See the specifications later for details.
USB3 is supported, along with an SD card reader – fine, but I use CF and SD cards, so I still have a fast card reader attached to the computer.
Do not press button 16 at the back…
To get the best from your monitor you need to calibrate and profile it.
However, to get the very best from the monitor, the profiling software needs to access internal monitor hardware, and for that you need the supplied Palette Master Element software.
The supplied software is installed as an application. This is the Mac version.
At the time of writing (Sept 2015) the supplied software did not run on Windows 10 (We only have Macs here, so no Windows related functionality was tested)
As you can see below, the software supports a wide range of measuring devices.
Most of my initial testing used the i1Display Pro device, but the others listed worked just fine.
I’m told that Spyder5 support will appear in a software update this year (2015) The only problem I found with any of the listed devices (all of them were tested), was with an old (Gretagmacbeth) i1Display 2, which was not recognised, nor any of the [not listed] ColorMunki products. Nov 2015: Spyder5 support added.
Update Apr 2019: The current list of devices is expanded
The monitor has a range of preset display modes, some of which also allow adjustment and setting (the ‘V’s below)
I’m going to be using one of the two calibration presets.
Having two options allows me to have a monitor set up for normal web use at 6500K and say 120 CD/m2, with a different setting matched more closely to my print viewing setup. This makes soft proofing easier, although you still need to take the usual precautions with regard to bright interface elements and other distractions that can throw things off.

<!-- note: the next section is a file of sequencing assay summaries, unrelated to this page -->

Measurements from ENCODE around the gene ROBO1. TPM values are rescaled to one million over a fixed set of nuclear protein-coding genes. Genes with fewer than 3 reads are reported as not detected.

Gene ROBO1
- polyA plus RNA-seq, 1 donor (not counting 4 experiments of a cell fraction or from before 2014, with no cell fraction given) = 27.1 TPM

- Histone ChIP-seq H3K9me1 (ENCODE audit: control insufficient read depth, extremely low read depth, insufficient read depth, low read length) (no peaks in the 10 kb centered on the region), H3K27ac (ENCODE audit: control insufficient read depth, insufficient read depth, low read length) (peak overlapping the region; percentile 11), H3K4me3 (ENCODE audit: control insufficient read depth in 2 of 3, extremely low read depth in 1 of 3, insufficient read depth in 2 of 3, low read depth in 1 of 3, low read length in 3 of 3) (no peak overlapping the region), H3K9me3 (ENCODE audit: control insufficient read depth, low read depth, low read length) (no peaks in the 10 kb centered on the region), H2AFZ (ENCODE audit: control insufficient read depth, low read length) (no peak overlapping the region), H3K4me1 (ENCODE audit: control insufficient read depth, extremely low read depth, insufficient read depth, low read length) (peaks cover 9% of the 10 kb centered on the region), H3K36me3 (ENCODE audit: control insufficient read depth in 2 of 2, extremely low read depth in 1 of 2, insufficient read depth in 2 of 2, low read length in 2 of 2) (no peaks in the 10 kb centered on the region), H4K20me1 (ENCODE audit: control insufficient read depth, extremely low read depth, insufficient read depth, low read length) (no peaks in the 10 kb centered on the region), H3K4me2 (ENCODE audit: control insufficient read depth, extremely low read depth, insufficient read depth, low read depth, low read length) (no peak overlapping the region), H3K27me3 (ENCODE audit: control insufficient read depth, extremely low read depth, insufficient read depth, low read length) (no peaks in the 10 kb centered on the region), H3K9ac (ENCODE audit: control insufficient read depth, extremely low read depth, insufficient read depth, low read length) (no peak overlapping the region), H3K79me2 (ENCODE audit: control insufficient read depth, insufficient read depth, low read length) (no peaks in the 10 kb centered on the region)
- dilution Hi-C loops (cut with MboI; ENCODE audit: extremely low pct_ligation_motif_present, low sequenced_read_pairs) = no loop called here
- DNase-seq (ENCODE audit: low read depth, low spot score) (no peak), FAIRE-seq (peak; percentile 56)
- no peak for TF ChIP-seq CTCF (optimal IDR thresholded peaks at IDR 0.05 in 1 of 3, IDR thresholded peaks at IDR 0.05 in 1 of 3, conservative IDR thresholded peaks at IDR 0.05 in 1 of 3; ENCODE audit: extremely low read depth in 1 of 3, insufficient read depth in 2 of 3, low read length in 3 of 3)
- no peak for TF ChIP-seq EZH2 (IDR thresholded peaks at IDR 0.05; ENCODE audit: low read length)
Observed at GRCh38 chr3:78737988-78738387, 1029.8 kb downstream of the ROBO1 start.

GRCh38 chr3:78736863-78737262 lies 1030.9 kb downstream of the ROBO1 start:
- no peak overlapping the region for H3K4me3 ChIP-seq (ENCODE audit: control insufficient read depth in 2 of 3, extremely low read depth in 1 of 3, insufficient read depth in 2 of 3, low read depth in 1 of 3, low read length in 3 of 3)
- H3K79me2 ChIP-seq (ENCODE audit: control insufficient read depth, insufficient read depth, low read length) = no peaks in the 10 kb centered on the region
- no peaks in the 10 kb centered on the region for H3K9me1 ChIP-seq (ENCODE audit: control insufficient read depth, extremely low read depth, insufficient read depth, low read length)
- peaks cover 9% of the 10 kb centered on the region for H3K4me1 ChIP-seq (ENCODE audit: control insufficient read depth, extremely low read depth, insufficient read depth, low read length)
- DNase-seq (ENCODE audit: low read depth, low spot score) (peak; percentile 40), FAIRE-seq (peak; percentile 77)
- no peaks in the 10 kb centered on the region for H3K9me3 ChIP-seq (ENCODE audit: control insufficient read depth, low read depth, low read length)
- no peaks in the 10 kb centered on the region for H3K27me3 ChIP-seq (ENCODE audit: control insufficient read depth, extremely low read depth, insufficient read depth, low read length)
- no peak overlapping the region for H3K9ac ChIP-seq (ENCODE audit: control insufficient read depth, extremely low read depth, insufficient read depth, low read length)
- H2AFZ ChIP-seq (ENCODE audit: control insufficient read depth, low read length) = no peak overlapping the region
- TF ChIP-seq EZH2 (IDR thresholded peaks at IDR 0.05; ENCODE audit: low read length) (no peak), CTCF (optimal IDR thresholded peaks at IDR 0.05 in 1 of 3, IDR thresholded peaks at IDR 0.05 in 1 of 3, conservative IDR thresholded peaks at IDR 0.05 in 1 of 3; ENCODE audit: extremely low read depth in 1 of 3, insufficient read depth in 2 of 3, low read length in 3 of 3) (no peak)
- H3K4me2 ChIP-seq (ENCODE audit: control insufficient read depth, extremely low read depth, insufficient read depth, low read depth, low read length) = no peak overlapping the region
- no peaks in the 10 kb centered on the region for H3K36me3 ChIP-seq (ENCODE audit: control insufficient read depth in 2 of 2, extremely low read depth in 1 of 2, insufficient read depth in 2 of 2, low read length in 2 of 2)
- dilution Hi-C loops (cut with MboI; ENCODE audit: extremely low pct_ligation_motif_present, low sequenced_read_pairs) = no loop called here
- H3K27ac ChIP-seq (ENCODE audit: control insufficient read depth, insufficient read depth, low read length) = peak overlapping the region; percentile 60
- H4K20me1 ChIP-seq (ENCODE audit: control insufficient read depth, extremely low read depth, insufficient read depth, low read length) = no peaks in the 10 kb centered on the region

There is a choice of monitor profile types – initial experiments suggested that the matrix setting worked well.
Custom settings allow for many different options.
You’ll note that many of the options are just the sorts of things you get with higher end monitors (such as the PG2401PT)
This is the ‘Advanced’ view – there is a simplified ‘Basic’ process as well
The number of targets (coloured patches) that the software will measure with the attached device can be varied.
More patches make for a better profile, but at the cost of a longer profiling time.
The software guides you through the calibration and profiling process.
The device (an i1Display Pro here) is placed in contact with the screen, with the cable running through the display hood top hatch.
The panel changes colour, and is measured by the sensor.
At this point it’s grey – you can see the measurement progress in the background, and the green bar.
After calibration you can see the results of the calibration (Advanced Mode)
Running a validation check gives these results (medium target size)
The software does not have checks for screen linearity and trend analysis (recording changes over time) but if you really wanted that you could always make use of functionality found in calibration software such as Spyder5 Elite
I get to try out many of these more advanced functions, and see how they work, when writing reviews, but if I’m honest, that’s the end of it. Essentially I’m after a good monitor and a calibration system that gets the best from it.
Setting up the monitor
One feature that initially struck me as a bit of a gimmick was the puck for accessing the on-screen display (OSD). I mean, how often do I really want to change my monitor setup?
It turns out that I’ve used it a bit more often than I thought I would (and not just for writing up this review).